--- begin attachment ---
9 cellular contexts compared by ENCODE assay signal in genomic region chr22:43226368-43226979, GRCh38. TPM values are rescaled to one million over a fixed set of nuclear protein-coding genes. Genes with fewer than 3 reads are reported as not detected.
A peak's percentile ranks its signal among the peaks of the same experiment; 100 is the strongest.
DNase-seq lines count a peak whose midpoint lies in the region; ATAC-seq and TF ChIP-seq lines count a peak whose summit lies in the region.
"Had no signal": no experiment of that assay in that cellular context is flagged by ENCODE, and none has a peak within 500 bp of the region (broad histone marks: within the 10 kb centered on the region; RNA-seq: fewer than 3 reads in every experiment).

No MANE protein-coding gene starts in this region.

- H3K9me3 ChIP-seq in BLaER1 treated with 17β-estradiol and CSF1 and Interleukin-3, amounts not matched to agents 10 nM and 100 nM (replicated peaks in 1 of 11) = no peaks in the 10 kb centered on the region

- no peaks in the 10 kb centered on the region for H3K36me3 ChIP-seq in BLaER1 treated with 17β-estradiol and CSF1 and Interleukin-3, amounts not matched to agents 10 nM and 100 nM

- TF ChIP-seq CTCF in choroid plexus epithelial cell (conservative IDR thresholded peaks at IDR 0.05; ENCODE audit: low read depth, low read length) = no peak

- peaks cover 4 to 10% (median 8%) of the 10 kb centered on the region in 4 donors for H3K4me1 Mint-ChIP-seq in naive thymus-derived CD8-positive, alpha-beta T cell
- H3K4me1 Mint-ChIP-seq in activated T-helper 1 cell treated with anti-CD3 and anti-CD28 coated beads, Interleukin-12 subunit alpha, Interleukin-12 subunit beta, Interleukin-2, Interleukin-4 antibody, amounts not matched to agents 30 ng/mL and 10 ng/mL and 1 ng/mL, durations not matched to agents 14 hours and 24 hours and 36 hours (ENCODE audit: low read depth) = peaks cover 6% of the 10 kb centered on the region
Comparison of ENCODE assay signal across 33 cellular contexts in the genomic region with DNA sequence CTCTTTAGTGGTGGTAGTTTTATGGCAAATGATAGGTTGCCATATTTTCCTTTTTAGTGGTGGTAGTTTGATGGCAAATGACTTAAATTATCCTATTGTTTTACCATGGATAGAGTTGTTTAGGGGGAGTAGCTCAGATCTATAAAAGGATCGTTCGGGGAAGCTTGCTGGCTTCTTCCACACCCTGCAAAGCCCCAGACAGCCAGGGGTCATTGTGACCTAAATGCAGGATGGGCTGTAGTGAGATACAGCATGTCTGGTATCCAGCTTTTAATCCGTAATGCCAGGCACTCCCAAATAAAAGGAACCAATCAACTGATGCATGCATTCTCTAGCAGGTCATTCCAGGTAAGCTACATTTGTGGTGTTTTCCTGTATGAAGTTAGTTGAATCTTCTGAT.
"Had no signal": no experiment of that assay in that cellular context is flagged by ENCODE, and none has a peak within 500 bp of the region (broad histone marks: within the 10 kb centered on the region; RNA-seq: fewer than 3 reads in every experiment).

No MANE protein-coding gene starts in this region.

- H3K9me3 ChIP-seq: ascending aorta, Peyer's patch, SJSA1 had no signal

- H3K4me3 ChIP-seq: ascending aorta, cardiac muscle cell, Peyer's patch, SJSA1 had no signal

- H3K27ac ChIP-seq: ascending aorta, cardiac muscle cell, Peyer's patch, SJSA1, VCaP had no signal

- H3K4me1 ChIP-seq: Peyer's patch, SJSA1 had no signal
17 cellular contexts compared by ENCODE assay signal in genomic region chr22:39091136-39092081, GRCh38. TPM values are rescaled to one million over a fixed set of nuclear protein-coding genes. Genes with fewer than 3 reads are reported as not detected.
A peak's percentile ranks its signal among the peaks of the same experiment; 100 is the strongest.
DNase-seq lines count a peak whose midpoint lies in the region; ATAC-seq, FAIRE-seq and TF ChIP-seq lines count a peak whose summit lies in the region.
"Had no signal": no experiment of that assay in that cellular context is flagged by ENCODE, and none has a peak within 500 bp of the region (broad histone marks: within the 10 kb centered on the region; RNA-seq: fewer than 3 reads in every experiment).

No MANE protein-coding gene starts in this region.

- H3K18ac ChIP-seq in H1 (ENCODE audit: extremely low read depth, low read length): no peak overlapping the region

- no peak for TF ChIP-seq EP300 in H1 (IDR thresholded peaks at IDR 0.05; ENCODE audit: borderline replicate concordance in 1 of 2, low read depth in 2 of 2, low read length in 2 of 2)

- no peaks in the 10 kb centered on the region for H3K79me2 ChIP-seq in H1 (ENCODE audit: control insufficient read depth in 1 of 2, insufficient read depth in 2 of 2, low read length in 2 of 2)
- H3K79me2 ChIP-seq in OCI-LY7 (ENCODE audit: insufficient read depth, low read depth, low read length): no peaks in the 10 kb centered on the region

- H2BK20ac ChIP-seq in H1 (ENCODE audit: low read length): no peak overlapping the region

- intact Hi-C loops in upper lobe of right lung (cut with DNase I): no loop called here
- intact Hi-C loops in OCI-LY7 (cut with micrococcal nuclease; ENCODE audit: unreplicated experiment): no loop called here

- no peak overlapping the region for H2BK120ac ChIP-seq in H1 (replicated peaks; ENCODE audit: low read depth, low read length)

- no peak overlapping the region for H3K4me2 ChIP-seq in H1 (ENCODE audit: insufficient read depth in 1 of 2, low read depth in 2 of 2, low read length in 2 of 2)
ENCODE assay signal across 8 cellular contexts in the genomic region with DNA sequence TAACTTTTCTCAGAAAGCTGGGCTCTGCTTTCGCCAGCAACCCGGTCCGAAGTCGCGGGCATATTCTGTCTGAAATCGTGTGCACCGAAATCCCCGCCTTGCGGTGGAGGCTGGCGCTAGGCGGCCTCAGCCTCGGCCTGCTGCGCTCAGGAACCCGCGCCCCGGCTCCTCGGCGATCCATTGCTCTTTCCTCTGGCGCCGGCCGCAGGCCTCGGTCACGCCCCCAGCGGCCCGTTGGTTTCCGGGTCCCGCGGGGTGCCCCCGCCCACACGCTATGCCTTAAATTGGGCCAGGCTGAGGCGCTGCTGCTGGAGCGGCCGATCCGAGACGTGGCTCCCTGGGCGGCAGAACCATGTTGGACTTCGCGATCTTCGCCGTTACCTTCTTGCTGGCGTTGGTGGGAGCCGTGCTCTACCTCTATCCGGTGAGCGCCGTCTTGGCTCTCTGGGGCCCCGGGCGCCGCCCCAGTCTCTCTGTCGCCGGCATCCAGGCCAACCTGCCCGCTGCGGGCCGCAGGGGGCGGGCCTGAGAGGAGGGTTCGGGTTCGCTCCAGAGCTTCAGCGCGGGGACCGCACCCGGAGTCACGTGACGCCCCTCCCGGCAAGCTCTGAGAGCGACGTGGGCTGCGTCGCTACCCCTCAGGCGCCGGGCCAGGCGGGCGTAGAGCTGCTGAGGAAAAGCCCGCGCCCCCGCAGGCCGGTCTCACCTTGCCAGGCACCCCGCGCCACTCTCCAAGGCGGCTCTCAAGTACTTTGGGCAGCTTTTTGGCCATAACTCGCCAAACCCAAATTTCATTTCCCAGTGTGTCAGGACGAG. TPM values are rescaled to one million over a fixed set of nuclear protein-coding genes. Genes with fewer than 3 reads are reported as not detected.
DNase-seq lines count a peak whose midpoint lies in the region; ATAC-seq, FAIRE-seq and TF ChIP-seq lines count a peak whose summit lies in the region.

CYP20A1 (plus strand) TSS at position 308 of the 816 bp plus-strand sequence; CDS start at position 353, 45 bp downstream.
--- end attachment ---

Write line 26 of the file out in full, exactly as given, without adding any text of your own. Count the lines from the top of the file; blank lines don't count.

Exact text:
- H3K79me2 ChIP-seq in OCI-LY7 (ENCODE audit: insufficient read depth, low read depth, low read length): no peaks in the 10 kb centered on the region